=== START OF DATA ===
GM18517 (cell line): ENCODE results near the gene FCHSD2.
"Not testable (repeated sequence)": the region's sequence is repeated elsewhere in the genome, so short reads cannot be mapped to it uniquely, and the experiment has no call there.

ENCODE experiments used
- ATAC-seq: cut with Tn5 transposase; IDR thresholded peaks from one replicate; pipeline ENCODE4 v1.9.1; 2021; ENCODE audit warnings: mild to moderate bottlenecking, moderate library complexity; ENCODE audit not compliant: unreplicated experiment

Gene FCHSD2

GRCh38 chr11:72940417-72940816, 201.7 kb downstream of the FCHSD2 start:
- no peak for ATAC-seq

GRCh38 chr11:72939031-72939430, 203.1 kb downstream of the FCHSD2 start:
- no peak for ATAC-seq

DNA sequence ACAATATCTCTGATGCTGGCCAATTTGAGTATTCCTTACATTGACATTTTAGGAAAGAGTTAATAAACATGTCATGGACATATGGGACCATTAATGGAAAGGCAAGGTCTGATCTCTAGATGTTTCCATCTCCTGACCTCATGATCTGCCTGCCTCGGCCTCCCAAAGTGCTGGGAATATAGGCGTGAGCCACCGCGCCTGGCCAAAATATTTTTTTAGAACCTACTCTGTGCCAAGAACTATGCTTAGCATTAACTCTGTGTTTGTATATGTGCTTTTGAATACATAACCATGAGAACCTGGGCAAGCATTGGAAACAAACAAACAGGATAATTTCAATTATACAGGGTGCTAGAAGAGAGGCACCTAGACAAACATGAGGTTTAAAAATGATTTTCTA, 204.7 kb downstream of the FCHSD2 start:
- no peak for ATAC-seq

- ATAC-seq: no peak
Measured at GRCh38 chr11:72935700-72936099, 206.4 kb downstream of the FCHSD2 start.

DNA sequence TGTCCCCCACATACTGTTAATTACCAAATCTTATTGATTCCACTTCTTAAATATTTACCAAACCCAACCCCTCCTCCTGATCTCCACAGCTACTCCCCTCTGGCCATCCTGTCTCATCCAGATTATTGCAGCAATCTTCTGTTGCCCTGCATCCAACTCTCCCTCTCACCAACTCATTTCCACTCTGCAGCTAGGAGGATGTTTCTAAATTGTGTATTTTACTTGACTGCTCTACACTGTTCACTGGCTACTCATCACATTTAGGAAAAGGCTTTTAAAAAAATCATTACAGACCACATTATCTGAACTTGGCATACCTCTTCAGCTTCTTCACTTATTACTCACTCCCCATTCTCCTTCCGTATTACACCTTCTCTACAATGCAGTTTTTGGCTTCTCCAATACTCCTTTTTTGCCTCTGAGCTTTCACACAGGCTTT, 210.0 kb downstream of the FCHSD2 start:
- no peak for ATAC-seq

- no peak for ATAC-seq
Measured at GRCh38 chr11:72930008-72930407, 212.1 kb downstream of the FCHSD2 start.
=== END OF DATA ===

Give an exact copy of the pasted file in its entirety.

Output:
GM18517 (cell line): ENCODE results near the gene FCHSD2.
"Not testable (repeated sequence)": the region's sequence is repeated elsewhere in the genome, so short reads cannot be mapped to it uniquely, and the experiment has no call there.

ENCODE experiments used
- ATAC-seq: cut with Tn5 transposase; IDR thresholded peaks from one replicate; pipeline ENCODE4 v1.9.1; 2021; ENCODE audit warnings: mild to moderate bottlenecking, moderate library complexity; ENCODE audit not compliant: unreplicated experiment

Gene FCHSD2

GRCh38 chr11:72940417-72940816, 201.7 kb downstream of the FCHSD2 start:
- no peak for ATAC-seq

GRCh38 chr11:72939031-72939430, 203.1 kb downstream of the FCHSD2 start:
- no peak for ATAC-seq

DNA sequence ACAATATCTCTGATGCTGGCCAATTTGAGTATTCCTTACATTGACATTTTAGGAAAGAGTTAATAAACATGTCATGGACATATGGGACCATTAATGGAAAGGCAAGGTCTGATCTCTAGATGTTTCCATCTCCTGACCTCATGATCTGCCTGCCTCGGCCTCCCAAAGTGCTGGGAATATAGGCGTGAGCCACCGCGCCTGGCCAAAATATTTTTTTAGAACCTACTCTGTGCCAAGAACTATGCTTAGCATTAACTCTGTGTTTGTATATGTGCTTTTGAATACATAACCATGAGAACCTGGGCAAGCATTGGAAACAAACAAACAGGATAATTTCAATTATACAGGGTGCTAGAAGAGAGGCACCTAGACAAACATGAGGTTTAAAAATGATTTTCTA, 204.7 kb downstream of the FCHSD2 start:
- no peak for ATAC-seq

- ATAC-seq: no peak
Measured at GRCh38 chr11:72935700-72936099, 206.4 kb downstream of the FCHSD2 start.

DNA sequence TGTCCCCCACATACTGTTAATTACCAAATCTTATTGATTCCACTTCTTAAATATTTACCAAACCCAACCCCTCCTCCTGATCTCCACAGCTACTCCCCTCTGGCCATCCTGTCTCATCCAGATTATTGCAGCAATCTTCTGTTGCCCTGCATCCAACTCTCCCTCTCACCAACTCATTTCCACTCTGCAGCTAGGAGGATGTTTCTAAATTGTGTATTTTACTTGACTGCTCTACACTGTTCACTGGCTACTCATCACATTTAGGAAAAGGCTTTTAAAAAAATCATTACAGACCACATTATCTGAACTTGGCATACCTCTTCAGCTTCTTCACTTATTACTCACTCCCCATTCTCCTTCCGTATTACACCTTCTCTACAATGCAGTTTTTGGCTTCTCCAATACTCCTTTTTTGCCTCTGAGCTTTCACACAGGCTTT, 210.0 kb downstream of the FCHSD2 start:
- no peak for ATAC-seq

- no peak for ATAC-seq
Measured at GRCh38 chr11:72930008-72930407, 212.1 kb downstream of the FCHSD2 start.